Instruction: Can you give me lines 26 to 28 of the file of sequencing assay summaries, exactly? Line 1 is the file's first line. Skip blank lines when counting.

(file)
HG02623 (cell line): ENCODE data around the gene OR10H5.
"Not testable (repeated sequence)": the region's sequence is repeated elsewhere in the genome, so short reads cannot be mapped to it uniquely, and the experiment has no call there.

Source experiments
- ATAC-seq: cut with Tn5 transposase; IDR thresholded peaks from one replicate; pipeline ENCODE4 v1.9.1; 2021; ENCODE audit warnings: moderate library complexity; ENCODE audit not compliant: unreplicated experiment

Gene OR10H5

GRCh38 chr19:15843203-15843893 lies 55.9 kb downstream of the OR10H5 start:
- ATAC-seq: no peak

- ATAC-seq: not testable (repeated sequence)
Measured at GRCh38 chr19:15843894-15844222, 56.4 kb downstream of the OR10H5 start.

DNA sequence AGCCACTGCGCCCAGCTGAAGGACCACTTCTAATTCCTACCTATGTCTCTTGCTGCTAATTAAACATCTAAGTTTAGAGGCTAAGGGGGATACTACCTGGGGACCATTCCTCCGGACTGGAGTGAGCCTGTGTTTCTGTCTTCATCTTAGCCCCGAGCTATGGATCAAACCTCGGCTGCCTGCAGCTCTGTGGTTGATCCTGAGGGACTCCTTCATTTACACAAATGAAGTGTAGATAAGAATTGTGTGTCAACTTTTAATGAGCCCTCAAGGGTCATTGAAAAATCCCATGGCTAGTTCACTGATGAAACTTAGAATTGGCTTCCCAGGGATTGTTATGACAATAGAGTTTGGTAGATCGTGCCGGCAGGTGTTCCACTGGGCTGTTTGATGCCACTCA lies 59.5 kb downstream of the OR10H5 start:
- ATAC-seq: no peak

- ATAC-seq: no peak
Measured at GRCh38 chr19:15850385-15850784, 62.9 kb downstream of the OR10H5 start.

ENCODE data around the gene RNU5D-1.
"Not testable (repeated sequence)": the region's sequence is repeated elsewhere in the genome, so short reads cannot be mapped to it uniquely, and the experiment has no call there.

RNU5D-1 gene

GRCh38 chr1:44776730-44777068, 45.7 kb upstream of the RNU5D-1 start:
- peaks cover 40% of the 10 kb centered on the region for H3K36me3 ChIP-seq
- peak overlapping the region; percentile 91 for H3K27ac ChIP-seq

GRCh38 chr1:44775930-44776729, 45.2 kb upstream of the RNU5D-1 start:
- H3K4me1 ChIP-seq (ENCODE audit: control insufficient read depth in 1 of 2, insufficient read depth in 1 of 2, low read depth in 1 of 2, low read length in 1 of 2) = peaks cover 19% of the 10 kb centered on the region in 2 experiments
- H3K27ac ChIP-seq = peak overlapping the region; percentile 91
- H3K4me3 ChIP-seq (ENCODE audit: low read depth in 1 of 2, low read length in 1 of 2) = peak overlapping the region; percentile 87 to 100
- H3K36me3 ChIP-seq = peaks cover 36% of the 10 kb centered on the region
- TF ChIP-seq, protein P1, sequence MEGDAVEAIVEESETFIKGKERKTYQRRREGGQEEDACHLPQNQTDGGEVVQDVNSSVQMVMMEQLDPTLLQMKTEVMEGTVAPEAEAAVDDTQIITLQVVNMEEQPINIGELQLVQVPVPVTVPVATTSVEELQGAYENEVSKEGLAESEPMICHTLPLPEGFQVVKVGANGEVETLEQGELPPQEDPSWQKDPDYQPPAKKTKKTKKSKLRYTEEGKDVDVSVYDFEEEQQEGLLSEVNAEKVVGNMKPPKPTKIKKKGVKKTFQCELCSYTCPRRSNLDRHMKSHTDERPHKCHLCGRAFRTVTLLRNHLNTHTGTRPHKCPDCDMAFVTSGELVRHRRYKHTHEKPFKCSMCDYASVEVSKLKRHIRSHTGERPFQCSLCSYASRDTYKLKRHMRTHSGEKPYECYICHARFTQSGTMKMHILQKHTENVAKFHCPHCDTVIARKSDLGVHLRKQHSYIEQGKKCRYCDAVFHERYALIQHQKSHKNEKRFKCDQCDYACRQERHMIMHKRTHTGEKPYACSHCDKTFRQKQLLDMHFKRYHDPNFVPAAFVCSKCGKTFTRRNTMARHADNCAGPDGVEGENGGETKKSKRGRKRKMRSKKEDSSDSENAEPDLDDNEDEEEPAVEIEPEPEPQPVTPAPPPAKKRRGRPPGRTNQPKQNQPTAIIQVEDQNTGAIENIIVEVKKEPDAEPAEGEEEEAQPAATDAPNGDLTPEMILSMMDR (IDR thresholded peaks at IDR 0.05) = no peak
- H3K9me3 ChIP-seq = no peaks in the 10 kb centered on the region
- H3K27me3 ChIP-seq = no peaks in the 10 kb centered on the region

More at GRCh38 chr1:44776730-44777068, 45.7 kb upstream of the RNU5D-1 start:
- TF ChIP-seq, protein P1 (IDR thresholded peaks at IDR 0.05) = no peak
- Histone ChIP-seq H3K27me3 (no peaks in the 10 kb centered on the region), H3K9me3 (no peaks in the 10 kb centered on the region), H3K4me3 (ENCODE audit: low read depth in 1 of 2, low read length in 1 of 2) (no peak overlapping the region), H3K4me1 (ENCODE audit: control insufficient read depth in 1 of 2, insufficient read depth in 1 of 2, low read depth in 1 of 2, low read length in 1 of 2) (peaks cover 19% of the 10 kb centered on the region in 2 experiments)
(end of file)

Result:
- H3K9me3 ChIP-seq = no peaks in the 10 kb centered on the region
- H3K27me3 ChIP-seq = no peaks in the 10 kb centered on the region

More at GRCh38 chr1:44776730-44777068, 45.7 kb upstream of the RNU5D-1 start: